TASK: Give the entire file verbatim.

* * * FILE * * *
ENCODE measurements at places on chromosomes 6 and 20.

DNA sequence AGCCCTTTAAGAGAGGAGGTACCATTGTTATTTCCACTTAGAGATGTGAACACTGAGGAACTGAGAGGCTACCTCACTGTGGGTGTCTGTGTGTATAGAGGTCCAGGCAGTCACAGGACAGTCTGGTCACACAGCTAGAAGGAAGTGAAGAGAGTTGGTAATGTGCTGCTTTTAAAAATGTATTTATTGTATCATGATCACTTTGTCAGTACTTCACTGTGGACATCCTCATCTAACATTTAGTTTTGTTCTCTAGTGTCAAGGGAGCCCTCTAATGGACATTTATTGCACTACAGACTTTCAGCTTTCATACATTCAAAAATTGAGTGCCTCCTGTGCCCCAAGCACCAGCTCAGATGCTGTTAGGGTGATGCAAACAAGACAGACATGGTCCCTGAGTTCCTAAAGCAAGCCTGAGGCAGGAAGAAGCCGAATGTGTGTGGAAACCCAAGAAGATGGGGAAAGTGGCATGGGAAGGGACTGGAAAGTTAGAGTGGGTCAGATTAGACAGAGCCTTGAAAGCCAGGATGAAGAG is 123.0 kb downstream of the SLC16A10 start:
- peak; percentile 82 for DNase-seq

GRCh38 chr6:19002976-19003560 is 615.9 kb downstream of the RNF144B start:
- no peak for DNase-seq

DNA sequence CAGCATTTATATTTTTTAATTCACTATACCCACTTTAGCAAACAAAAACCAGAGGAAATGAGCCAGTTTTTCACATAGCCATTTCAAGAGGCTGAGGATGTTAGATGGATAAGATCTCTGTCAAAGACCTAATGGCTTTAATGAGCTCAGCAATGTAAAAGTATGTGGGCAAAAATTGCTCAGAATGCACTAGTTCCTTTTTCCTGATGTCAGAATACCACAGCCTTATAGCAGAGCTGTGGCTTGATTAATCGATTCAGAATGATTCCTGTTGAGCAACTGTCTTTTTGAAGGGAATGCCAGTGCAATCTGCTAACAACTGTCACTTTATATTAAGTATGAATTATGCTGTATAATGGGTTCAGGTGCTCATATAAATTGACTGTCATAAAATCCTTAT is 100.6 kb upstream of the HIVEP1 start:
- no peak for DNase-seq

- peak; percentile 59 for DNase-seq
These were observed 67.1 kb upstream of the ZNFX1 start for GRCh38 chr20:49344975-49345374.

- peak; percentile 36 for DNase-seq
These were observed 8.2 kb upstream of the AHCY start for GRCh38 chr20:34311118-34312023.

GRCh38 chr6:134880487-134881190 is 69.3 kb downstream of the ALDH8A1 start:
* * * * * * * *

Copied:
ENCODE measurements at places on chromosomes 6 and 20.

DNA sequence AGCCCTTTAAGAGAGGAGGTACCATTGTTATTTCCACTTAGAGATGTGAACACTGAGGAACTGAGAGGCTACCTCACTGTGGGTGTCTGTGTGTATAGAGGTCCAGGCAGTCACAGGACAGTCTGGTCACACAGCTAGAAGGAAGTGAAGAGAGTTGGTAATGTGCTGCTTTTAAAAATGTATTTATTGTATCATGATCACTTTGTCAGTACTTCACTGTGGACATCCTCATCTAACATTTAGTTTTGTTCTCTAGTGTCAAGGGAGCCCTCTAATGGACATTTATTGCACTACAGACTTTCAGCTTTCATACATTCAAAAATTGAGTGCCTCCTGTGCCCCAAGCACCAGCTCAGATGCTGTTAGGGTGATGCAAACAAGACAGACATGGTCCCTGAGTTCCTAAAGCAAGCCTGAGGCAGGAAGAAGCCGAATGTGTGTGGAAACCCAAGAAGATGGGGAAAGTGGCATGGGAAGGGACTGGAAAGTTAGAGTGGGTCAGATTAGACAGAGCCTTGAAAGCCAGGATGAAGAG is 123.0 kb downstream of the SLC16A10 start:
- peak; percentile 82 for DNase-seq

GRCh38 chr6:19002976-19003560 is 615.9 kb downstream of the RNF144B start:
- no peak for DNase-seq

DNA sequence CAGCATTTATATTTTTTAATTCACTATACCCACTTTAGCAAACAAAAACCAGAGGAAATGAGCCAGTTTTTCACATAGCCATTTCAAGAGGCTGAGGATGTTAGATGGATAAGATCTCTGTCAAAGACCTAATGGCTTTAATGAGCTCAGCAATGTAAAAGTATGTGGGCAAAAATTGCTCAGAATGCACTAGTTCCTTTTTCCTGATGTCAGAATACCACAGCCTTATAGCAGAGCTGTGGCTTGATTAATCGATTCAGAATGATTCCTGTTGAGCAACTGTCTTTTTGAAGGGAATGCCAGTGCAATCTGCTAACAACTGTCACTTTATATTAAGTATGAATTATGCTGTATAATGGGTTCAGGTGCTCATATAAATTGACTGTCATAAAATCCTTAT is 100.6 kb upstream of the HIVEP1 start:
- no peak for DNase-seq

- peak; percentile 59 for DNase-seq
These were observed 67.1 kb upstream of the ZNFX1 start for GRCh38 chr20:49344975-49345374.

- peak; percentile 36 for DNase-seq
These were observed 8.2 kb upstream of the AHCY start for GRCh38 chr20:34311118-34312023.

GRCh38 chr6:134880487-134881190 is 69.3 kb downstream of the ALDH8A1 start: